III. Discussion

Because the plaintiff is proceeding in forma pauperis, the amended complaint is subject to screening under 28 U.S.C. § 1915(e)(2). This statute authorizes federal courts to dismiss actions in which a plaintiff seeks to proceed without prepayment of fees if the action is malicious, frivolous, fails to state a claim upon which relief may be granted, or seeks monetary relief against a defendant who is immune from such relief. See 28 U.S.C. § 1915(e)(2). In conducting this review, the Court liberally construes the complaint because the plaintiff is proceeding pro se. See Haines v. Kerner, 404 U.S. 519, 520-21 (1972).

For the reasons stated below, the amended complaint is subject to dismissal.

A. Sovereign Immunity of the United States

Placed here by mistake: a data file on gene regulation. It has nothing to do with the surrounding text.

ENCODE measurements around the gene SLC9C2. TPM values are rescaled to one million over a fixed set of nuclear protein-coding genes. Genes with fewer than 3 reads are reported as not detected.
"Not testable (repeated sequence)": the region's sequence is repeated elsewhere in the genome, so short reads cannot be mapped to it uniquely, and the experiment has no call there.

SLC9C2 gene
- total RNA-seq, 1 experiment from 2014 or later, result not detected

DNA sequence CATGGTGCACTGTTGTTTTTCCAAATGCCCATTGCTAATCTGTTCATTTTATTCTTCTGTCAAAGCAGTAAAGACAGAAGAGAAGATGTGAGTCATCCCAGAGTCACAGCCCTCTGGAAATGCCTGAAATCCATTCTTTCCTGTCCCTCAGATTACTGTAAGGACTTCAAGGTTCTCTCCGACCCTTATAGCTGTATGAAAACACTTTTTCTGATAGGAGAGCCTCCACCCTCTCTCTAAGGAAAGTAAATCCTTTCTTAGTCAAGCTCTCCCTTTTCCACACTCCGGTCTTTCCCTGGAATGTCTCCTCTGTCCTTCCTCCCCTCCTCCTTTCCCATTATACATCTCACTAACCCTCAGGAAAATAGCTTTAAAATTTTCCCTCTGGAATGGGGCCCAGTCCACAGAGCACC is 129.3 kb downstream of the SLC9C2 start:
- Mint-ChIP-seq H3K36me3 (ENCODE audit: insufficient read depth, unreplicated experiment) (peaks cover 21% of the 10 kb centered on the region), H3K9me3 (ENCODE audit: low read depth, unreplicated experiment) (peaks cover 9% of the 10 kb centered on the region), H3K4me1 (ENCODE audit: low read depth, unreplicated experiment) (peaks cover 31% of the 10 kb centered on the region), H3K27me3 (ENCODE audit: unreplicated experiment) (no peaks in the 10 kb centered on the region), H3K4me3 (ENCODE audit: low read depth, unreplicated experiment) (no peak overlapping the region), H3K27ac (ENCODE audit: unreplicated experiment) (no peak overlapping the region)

The United States (including its various branches, departments, and agencies) enjoys immunity from suit except in those instances in which it has expressly consented to be sued. See FDIC v. Meyer, 510 U.S. 471, 475 (1994). By passing the Federal Tort Claims Act ("FTCA") Congress waived the sovereign immunity of the United States for claims that fall within the purview of the statute. See 28 U.S.C. §§ 1346(b), 2671-2680; Barrett ex rel. Estate of Barrett v. United States, 462 F.3d 28, 36 (1st Cir. 2006). However, a plaintiff may not institute a claim under the FTCA in a federal district court until (1) the plaintiff has filed an administrative claim with the "appropriate Federal agency"; and (2) the agency finally denies the administrative claim or six months pass without a final denial of the administrative claim-whichever comes first. 28 U.S.C. § 2675(a). This administrative remedy exhaustion requirement is jurisdictional. See Barrett, 462 F.3d at 38; see also McNeil v. United States, 508 U.S. 106, 113 (1993) ("The FTCA bars claimants from bringing suit in federal court until they have exhausted their administrative remedies").